The Economic Community of West African States (ECOWAS) is grappling with a significant challenge as the military leaders of Mali, Niger, and Burkina Faso have formed the “Confederation of Sahel States,” boycotting the recent summit of West African leaders. This move threatens regional stability and the unity of the bloc.

VERIFIED: Nigerians can now earn US Dollars with premium domains just like Americans, acquire for as low as $1200 and you profit $19000 (₦23million). Click here to start.

The formation of the Confederation of Sahel States marks a critical juncture for ECOWAS, which has been struggling with various issues, including jihadist violence, financial difficulties, and the challenges of establishing a regional force. The military rulers of the three breakaway countries declared their union as a stance against what they perceive as France’s interference in the region.

ECOWAS has expressed serious concerns about the potential “disintegration” of the region due to this new confederation. The head of the ECOWAS Commission, Omar Alieu Touray, highlighted the risks of political isolation, loss of funding, and impeded freedom of movement that could result from the withdrawal of these Sahelian countries. Touray also warned that the secession would exacerbate regional insecurity and disrupt plans for a regional force to combat terrorism and restore constitutional order.

In response, Nigeria’s President Bola Ahmed Tinubu has called on Senegal’s President Bassirou Diomaye Faye to act as a special envoy to the breakaway states. This move aims to persuade Mali, Niger, and Burkina Faso to reconsider their departure from the bloc and mitigate the risk of further instability.

The juntas in Niger, Mali, and Burkina Faso have come to power through coups in recent years and announced their intention to leave ECOWAS in January. They accuse Paris of manipulating the bloc and failing to provide sufficient support in their fight against jihadist groups. This discontent with France’s influence and ECOWAS’s perceived inefficacy in addressing security concerns has fueled their decision to form a new union.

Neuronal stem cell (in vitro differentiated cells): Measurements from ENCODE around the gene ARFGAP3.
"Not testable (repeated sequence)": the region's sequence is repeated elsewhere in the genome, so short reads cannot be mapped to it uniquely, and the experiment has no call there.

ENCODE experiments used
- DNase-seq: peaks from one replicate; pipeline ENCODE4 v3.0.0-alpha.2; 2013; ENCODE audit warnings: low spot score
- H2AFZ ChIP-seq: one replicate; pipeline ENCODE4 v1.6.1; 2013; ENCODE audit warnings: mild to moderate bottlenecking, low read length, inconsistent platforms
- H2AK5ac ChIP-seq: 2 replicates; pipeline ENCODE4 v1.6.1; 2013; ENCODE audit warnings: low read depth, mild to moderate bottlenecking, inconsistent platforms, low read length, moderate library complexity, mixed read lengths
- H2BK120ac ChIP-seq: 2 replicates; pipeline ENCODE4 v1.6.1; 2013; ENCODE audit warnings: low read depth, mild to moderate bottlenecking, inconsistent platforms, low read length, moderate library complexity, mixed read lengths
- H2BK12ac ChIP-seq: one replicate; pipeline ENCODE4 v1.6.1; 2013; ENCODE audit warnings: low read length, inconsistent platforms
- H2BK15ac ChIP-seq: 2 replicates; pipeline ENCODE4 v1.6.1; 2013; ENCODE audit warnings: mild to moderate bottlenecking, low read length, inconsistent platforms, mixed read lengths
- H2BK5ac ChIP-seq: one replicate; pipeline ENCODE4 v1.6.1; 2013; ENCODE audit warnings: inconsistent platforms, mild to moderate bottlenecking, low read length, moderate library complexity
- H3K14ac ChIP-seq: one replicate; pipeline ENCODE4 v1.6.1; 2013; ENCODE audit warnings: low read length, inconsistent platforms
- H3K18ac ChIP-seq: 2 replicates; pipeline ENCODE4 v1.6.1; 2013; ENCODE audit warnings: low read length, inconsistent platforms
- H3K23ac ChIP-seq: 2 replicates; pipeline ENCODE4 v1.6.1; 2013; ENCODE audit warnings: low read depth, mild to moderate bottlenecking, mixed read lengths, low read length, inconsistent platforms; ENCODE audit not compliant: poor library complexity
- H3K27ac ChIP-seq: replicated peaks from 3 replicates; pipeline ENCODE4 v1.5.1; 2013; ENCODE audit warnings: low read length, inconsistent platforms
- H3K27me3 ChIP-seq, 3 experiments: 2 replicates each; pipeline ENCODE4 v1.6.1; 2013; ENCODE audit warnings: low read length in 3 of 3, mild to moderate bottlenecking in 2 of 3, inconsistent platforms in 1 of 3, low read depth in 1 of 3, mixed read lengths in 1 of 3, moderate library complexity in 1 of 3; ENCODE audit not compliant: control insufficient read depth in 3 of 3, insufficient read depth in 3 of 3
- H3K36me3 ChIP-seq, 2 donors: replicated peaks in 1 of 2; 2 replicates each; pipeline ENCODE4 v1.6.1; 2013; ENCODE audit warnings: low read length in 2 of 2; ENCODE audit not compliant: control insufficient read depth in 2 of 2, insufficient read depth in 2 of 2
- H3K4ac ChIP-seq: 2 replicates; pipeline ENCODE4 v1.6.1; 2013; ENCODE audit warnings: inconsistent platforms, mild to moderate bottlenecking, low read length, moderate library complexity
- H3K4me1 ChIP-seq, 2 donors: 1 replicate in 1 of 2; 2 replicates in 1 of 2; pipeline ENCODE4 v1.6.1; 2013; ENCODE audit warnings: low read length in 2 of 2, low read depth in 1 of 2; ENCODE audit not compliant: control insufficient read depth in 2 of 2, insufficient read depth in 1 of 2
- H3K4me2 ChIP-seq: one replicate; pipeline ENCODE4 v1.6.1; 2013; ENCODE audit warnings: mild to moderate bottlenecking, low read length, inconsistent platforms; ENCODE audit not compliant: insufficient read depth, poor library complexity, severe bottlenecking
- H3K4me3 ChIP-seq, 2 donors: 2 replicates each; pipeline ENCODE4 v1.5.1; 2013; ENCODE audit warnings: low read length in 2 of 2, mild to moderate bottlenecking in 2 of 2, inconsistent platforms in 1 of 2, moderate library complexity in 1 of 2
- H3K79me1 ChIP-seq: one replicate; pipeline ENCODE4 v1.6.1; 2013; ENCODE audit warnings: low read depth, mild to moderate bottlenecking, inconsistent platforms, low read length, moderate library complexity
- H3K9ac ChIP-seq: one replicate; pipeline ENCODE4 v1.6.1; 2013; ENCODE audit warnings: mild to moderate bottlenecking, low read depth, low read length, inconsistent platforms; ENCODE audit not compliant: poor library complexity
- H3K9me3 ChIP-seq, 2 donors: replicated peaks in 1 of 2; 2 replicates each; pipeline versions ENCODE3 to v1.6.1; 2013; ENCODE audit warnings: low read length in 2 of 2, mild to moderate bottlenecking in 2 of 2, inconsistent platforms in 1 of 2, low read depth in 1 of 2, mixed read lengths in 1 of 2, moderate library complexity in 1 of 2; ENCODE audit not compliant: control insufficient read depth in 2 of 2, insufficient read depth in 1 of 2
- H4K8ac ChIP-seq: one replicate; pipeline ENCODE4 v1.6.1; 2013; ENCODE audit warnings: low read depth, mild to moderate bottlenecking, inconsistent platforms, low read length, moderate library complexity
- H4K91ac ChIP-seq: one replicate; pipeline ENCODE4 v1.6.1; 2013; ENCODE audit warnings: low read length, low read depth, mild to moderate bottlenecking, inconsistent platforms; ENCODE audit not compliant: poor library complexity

General Abdourahamane Tiani of Niger articulated the group’s stance, emphasizing the desire to establish a community independent of foreign powers. At the Sahel group meeting in Niamey, he stated, “Our people have irrevocably turned their backs on ECOWAS,” firmly rejecting any pleas for reconciliation from the bloc.

Despite the stark positions of the Sahel states, there have been calls for renewed dialogue. Senegal’s President Faye, participating in his first ECOWAS summit, stressed the importance of preventing the withdrawal of Mali, Niger, and Burkina Faso. He advocated for reforms within ECOWAS to better address contemporary challenges and realities.

The strained relationship between Niger and ECOWAS particularly deteriorated following the July 2023 coup that brought Tiani to power. ECOWAS’s imposition of sanctions and threats of military intervention to reinstate ousted President Mohamed Bazoum only served to deepen the rift. Although the sanctions were lifted in February, the relationship remains fraught with tension.

As ECOWAS contemplates its next steps, the focus is also on how to fund and deploy a regional force to tackle terrorism and uphold constitutional governance. There are proposals for an initial 1,500-member unit, potentially expanding to a brigade of 5,000 soldiers, with an estimated annual cost of $2.6 billion. However, ECOWAS’s financial difficulties complicate these plans, as Touray has indicated a “dire financial situation.”

President Tinubu’s continuation as ECOWAS chair, despite rumors of a rift over his reappointment, underscores the need for strong leadership as the bloc navigates this crisis. The outcome of the ongoing negotiations and efforts to bring the breakaway states back into the fold will be critical for the future stability and unity of West Africa.

The creation of the Confederation of Sahel States by Mali, Niger, and Burkina Faso poses a serious threat to the cohesion of ECOWAS and regional stability. The bloc’s efforts to address this challenge through diplomacy and potential reforms will be crucial in determining the future landscape of West African politics and security.